In our series for Indeed’s Ghosting Week, we’ve explored how, when and why job seekers ghost employers during the hiring process. Now it’s time to stop ghosting in its tracks. In this final post, we’ll take everything we’ve learned and transform it into action — offering easy-to-implement, research-based strategies you can use to prevent ghosting.
You may be thinking, “Isn’t ghosting the job seeker’s problem since they’re the ones doing it?” Not so fast. Although 70% of recruiters assume candidates ghost because they receive another offer, job seekers tell us this is only true 40% of the time. So what other factors influence their decisions, and how can employers turn these on their heads?
Focus on clear, open communication
Communication is a building block for any good relationship, especially between employers and candidates. Both sides seem to realize its importance: 63% of employers believe better communication can help reduce ghosting, while job seekers name communication problems as one of ghosting’s biggest drivers.
These sentiments are stronger among Gen Z and Millennial job seekers than they are among older generations. Nearly one third of ghosters age 18-34 say they did it because they weren’t comfortable telling the recruiter or hiring manager they were no longer interested in the position. Only about one fifth of job seekers age 35-44 say the same. So what does all of this mean for employers?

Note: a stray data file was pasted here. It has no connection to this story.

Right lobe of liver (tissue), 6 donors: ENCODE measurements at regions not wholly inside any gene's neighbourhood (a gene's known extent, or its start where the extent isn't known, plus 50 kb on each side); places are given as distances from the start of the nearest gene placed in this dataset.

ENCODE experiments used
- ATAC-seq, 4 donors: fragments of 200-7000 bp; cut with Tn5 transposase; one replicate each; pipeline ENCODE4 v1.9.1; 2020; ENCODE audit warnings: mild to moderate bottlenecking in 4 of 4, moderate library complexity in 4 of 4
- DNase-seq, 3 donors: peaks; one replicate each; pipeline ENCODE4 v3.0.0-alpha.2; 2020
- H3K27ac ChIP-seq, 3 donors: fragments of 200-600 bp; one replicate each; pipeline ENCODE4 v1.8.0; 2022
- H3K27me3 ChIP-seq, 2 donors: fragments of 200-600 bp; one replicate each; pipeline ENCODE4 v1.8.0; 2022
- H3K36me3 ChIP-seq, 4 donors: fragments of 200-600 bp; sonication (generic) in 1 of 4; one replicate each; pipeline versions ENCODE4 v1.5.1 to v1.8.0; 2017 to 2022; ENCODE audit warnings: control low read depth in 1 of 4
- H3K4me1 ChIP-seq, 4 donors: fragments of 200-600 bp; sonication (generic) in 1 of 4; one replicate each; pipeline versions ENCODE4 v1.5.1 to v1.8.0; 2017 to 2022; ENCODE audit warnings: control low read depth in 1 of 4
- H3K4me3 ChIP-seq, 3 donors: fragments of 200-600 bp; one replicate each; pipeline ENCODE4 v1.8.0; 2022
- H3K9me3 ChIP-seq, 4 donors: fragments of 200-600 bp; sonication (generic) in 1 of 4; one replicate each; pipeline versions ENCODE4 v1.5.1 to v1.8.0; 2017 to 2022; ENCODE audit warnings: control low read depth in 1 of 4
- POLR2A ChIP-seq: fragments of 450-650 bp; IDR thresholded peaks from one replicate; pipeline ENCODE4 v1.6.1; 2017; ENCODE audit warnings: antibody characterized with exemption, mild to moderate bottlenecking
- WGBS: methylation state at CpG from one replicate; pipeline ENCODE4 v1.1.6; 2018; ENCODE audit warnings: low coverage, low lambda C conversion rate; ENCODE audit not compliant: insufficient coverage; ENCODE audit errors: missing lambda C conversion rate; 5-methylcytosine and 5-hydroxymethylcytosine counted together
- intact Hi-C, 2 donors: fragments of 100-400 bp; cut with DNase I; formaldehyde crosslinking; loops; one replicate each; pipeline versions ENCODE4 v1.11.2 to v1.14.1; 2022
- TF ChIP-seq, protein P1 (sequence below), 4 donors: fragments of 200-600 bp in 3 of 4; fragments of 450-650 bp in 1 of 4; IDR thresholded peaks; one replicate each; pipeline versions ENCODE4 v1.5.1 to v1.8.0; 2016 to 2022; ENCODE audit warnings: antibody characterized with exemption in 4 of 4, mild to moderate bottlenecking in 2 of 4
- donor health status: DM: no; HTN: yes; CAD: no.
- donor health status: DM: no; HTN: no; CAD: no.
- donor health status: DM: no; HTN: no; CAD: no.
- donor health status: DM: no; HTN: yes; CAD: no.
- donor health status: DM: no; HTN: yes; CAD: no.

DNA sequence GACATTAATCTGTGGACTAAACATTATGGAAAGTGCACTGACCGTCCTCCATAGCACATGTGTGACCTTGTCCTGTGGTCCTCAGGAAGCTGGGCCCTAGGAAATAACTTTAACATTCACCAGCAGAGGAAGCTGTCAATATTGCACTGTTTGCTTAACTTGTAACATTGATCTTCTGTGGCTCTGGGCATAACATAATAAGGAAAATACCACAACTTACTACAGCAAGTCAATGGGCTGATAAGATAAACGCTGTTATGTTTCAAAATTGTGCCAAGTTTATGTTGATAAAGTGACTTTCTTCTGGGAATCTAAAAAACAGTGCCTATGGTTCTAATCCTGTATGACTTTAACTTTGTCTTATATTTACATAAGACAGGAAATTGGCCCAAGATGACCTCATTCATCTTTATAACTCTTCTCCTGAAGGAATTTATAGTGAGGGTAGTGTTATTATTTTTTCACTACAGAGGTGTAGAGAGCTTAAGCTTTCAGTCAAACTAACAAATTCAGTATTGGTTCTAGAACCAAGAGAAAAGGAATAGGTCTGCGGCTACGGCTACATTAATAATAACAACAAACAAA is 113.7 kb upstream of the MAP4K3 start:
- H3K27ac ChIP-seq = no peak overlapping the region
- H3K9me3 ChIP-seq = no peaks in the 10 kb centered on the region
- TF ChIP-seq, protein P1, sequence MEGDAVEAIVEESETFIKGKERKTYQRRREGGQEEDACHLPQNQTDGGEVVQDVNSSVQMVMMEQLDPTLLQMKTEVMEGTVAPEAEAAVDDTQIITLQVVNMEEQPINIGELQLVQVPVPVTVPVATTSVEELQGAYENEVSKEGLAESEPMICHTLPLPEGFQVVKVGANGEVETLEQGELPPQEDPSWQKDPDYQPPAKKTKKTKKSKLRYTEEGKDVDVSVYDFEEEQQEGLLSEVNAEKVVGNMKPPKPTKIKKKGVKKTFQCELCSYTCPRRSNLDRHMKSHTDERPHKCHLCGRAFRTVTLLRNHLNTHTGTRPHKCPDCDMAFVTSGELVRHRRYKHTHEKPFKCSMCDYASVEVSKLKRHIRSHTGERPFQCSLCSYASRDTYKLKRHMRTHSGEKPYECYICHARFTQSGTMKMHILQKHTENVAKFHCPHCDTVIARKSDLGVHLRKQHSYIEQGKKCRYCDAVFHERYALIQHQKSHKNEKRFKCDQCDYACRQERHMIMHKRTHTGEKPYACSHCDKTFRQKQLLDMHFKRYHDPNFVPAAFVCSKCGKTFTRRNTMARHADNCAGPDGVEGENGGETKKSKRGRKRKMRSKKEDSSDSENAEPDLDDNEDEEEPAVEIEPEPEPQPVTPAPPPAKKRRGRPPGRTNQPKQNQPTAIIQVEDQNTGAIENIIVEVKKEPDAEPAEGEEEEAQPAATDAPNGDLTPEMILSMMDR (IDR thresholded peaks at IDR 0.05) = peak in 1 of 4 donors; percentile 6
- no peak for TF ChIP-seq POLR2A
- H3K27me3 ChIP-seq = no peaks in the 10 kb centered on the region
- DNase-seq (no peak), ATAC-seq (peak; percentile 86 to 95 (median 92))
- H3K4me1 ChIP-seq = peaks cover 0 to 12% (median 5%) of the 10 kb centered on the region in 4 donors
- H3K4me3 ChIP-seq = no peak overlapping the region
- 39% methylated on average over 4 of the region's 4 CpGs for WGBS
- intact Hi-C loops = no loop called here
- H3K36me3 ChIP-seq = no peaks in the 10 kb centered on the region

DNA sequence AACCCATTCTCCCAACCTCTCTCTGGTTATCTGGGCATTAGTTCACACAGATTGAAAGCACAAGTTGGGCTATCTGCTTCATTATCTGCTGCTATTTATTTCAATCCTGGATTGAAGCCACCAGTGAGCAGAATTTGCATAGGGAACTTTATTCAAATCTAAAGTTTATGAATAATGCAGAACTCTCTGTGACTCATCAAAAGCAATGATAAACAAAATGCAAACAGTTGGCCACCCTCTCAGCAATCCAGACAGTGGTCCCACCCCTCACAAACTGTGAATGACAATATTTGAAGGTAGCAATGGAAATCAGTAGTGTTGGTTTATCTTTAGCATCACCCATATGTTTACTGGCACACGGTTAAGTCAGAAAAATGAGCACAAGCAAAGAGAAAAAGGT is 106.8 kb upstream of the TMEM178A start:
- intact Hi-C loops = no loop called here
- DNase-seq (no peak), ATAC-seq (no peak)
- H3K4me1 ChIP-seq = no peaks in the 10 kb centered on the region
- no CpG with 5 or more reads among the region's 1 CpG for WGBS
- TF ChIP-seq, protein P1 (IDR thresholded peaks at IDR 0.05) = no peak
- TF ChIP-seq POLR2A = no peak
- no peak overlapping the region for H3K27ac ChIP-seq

Communicate early and clearly: Prioritize clear, open communication from day one of the hiring process. Make sure job seekers have all the information they need, including whom to contact with any questions or issues. Thirteen percent of ghosters say they disappeared because they didn’t know how to remove themselves from consideration, but the number jumps to 15% for the 18-34 age group. Employers can, and should, work to change this.
Focus on the candidate: Listen intentionally to candidates to understand their wants and needs. Encourage job seekers to ask questions and speak candidly about any changes in their interest level. And while timelines for responses should be communicated, don’t pressure candidates if they aren’t quite ready to commit. Of course, kindness also goes a long way; ensure that communication is friendly and attentive.
“Some recruiters seem in a hurry, not listening when you answer a question … [and are] not very personable,” explains one job seeker. “That’s when I stop responding to that recruiter.”
Be empathetic: Let empathy guide the way you communicate with candidates — even those who ghost. Many people just don’t feel comfortable speaking up. Unless you ask, you’ll never know the whole story, and some job seekers say they’ve ghosted because of their physical or mental health.
For example, one woman ghosted on a warehouse job after learning she was pregnant before her first day. She may have assumed nothing could be done, leading the employer to assume she was unreliable. But if the employer had made her feel comfortable speaking up, perhaps they could have found…